Salty Faith

Mark 9:38-50 / Proper 21B / 30 September 2012 / Holy Trinity – Hacienda Heights, CA

“Salt is good.” It seasons, it preserves, it tickles the taste buds and stimulates the appetite. Dishes that are not salted taste bland and boring. The first thing that many people do when the steak arrives at the table is shake that salt shaker. Even when the doctors have you on blood pressure meds and tell you to lay off the salt, it’s hard to convince the tongue. Sweet and sour and bitter just don’t taste right without salt.

Sacrifices were salted in the OT. Even the grain offerings were salted before they were burned up before the Lord. Apparently the Lord likes salt too. There never is an explanation for why sacrifices are salted, just that they are. That’s how it is with most of the OT. Don’t ask why, just do it. I am the Lord, your God.

“Everyone will be salted with fire,” Jesus says. It that good news or bad? If it’s the unquenchable fire of hell, then it’s extremely bad news. Not the sort of fire you would want to be salted with. If it’s the fire of the Holy Spirit, then good news. Pentecost fire. Burning bush fire. Gospel fire. And Gospel salt.

Salt stings when it finds it’s way into open wounds, and this morning’s salty Gospel reading opens a few wounds. First, a bit of closed-mindedness on the part of the disciples. “Teacher, we saw someone casting out demons in your name, and we tried to stop him, because he was not following us.” Good for you, boys. Put a stop to that right away. He didn’t have the synodical seal of approval, and we can’t be having people going around exorcizing demons without the proper credentials now, can we? He’s not of us, Jesus, and who knows what he’s going to do next. He’s wasn’t following us, so we put a stop to that right away.

The old Adam in each of us is a control freak. You need to know that. He likes to have things his way. He doesn’t like it when God is messy at the fringes. He wants all his doctrinal ducks marching in tidy little rows. He doesn’t trust or tolerate things that don’t fit into his set of rules of “how things ought to be.” You see that whenever the Gospel breaks out somewhere, when sinners recognize they are free from the condemnation of the Law, when people held captive to Sin and Death and darkness are freed to walk in the marvelous light of Christ and enjoy true life and freedom, and along come the rule makers with their new list of dos and don’ts now that you are free because we wouldn’t want you to abuse your freedom.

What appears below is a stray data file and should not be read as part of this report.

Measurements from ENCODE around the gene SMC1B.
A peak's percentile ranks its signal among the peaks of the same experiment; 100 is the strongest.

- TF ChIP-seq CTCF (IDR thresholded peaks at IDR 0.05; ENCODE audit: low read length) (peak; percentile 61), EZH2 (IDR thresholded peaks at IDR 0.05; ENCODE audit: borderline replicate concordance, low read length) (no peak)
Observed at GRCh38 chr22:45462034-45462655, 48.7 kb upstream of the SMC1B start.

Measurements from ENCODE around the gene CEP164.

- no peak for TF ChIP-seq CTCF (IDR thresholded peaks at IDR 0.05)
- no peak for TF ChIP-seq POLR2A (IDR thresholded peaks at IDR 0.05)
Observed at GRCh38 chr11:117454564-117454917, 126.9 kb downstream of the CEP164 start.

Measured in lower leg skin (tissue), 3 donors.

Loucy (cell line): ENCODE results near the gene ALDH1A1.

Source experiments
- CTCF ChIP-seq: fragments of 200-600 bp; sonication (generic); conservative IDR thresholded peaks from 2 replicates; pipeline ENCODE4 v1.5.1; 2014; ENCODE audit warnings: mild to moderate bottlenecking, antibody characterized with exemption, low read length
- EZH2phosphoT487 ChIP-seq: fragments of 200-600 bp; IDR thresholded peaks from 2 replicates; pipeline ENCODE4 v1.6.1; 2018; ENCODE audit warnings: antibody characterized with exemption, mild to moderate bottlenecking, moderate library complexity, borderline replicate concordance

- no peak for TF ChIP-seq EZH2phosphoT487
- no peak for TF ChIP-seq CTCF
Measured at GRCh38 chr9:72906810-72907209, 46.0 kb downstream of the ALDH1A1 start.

You see it in the “us” vs “them” way we have about speaking. The good guys and the bad guys. The insiders and the outsiders. The entitled and the disenfranchised. The deserving and the undeserving. And, of course, when we do that, by way of our old Adam, we always naturally put ourselves on the winning team. Only someone who perceives himself to be an “insider” would raise an objection to an “outsider.” It’s kind of like being a Calvinist who says God chooses some to be saved and leaves the rest to go to hell. You have to believe that you’re in, that you’re among the elect, that there’s no way in the world you just might be mistaken, in order to speculate that way.

“We told him to knock it off,” the disciples reported, expecting to be praised by Jesus, like a bunch of hall monitors expecting the praise of the vice-principle for catching some kids cutting class. But Jesus turns the tables on them, and on our old Adam too. “Don’t stop him, for no one who does a mighty work in my name will be able soon afterward to speak evil of me.” In other words, “Don’t you guys get it by now? It’s not you but me that’s working. You guys are just the instruments, the conduits, a pair of hands and a mouth. The power belongs to me and to my Word. Remember that demon you couldn’t cast out last week? The one that couldn’t be cast out except by prayer? Didn’t you learn anything from that? You don’t run the show. I do. And if I have some guy freelancing for me out on the fringes, well that’s my business, not yours.

“For the one who is not against us is for us.” Funny, we always say it the other way around, in the negative. “He who is not for us is against us.” That’s the way the old Adam thinks. Exclusively. But Jesus runs things inclusively – He who is not against us is for us. And even a cup of cool water on a hot day for one who belongs to Christ is not without its reward.